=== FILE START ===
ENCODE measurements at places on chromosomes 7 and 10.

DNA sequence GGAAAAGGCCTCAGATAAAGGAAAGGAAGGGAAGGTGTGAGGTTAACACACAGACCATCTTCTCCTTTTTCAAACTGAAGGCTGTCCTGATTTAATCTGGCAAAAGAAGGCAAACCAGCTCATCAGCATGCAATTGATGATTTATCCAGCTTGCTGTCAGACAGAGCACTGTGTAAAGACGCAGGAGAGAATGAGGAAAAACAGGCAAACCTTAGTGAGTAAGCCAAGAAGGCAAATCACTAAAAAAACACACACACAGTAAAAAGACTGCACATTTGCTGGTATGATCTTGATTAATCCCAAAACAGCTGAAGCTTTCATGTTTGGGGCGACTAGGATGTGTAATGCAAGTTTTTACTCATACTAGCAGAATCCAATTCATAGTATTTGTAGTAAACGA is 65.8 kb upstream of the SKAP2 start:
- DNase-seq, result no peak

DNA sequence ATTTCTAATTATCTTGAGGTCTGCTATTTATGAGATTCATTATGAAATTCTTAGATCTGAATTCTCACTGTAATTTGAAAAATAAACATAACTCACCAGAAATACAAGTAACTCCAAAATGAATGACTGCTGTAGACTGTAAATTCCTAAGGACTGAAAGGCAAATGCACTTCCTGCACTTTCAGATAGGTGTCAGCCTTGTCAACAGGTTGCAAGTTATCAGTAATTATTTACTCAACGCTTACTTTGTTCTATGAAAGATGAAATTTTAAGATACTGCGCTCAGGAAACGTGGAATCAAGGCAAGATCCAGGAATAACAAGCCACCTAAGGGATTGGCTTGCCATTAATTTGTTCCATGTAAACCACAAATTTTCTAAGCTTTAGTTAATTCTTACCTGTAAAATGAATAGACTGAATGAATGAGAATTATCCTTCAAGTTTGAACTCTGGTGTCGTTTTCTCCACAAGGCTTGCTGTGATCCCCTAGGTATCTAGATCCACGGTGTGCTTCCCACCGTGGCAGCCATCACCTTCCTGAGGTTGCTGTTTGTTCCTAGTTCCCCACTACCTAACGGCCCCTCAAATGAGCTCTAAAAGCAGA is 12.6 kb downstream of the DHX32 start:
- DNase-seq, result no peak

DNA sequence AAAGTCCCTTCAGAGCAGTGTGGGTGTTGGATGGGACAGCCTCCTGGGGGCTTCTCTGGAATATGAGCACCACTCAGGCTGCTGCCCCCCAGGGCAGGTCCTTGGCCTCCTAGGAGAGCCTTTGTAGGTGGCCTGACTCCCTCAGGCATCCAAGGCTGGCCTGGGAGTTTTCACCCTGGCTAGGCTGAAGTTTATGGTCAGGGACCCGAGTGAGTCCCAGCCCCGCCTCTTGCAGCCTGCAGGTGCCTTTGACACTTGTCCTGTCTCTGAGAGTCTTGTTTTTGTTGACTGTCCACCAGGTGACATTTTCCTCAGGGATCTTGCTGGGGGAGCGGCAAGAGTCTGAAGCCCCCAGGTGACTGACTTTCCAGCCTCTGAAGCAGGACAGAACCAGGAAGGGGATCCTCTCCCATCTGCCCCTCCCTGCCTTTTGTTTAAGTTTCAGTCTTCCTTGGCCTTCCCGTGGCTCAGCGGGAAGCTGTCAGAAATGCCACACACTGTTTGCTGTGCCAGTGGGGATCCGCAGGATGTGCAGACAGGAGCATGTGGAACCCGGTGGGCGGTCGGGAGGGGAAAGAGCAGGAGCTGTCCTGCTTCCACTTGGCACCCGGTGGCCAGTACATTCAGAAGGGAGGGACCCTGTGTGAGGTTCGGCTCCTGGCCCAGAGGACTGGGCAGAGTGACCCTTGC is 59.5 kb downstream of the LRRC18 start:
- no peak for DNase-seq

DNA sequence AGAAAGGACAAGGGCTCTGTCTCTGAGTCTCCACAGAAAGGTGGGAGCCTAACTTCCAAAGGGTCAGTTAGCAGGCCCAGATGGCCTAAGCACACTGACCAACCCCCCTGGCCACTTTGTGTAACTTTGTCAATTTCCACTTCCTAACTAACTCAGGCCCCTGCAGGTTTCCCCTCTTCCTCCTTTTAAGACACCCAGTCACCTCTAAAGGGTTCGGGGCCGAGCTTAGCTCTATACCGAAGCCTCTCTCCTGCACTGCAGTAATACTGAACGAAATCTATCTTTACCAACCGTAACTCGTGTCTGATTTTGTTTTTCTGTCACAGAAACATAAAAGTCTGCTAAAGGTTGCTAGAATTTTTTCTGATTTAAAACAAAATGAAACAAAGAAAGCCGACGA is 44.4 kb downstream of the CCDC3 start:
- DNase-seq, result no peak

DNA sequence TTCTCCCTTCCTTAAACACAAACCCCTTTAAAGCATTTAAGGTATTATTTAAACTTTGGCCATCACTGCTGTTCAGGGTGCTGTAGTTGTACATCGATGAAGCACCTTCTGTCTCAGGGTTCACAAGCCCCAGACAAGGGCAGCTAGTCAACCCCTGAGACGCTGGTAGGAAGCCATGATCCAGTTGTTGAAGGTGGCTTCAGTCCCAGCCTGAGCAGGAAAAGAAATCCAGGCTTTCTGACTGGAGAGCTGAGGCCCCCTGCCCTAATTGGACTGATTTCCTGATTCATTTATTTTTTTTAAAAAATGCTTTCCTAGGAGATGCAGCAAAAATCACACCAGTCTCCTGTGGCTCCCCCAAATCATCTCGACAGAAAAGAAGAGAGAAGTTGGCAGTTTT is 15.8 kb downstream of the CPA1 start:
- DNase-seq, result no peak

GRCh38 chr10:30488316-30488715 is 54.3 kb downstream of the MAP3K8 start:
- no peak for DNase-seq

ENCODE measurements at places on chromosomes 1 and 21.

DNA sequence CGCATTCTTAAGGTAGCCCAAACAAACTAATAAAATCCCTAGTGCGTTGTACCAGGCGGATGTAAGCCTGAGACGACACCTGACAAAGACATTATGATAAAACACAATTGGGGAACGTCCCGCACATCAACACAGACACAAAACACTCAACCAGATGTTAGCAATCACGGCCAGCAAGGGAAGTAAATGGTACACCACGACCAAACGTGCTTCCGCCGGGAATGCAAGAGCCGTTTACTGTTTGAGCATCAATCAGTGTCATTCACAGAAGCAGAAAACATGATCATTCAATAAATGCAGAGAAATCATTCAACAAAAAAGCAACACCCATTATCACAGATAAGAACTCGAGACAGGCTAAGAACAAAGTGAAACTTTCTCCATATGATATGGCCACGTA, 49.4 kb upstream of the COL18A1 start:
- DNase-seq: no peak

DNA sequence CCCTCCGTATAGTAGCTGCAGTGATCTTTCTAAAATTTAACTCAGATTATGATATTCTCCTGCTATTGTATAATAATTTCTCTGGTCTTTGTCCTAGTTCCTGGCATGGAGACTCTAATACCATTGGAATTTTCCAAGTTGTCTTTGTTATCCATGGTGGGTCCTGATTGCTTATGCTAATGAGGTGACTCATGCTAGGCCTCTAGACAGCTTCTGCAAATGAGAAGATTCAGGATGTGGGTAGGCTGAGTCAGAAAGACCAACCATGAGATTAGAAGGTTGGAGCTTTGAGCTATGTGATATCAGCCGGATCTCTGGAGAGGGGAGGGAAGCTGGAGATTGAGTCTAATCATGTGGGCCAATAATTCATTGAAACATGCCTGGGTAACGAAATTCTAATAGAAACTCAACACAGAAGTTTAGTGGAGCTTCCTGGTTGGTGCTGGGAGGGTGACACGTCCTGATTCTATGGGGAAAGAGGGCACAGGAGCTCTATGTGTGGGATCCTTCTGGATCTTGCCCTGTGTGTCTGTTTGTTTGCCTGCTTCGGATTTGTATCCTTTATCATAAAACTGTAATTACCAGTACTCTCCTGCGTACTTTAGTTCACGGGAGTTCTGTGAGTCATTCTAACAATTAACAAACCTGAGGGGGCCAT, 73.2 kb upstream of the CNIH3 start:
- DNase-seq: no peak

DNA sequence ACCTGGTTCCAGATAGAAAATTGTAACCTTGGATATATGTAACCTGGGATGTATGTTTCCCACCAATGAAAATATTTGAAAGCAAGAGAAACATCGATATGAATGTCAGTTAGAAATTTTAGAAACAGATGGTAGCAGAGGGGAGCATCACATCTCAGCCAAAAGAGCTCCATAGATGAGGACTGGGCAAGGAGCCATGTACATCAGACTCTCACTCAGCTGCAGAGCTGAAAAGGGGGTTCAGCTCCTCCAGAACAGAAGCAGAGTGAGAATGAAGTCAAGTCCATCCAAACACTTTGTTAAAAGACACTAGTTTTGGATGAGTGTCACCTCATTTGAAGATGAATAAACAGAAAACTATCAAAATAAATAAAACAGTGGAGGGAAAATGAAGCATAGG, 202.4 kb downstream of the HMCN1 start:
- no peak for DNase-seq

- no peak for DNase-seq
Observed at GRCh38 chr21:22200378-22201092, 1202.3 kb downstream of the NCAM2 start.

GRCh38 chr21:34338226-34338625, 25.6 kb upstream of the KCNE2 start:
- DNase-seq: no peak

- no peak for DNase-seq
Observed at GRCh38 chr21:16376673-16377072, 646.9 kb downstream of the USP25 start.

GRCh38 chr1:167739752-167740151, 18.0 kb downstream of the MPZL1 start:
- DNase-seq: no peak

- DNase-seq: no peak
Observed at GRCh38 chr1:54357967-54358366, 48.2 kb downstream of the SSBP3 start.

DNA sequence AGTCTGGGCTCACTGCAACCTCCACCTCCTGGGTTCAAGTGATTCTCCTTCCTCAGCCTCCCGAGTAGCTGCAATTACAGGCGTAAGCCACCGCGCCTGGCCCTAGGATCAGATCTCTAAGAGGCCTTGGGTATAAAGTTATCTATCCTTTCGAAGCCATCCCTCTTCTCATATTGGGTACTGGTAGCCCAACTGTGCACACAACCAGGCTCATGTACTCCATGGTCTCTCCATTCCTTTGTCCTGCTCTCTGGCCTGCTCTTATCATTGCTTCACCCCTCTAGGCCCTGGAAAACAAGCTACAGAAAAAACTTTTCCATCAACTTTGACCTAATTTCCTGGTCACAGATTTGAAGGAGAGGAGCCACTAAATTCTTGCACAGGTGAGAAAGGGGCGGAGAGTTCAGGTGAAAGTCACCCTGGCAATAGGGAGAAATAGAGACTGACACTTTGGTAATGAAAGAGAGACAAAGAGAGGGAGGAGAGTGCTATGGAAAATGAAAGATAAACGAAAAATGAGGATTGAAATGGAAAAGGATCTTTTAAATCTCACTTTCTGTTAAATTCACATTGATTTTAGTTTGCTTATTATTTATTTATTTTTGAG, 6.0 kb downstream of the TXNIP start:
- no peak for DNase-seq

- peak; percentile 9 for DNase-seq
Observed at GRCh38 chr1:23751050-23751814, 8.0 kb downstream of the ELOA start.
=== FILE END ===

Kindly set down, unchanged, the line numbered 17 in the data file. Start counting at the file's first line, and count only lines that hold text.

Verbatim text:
DNA sequence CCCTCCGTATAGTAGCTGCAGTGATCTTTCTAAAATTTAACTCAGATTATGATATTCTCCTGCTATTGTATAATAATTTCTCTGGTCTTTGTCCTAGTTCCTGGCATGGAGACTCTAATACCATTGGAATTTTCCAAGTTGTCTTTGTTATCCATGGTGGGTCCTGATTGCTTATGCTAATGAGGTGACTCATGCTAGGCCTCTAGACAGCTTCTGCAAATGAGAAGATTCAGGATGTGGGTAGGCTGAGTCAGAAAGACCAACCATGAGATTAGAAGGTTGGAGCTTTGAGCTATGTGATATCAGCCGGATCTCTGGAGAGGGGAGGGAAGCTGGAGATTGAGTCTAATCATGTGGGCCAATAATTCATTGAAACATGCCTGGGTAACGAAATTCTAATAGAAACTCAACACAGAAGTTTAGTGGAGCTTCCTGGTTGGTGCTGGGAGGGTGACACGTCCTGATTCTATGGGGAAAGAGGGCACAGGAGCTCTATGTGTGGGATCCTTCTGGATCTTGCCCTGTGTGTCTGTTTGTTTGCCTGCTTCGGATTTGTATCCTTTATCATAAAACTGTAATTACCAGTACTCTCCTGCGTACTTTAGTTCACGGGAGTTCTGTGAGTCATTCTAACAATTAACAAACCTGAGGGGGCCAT, 73.2 kb upstream of the CNIH3 start: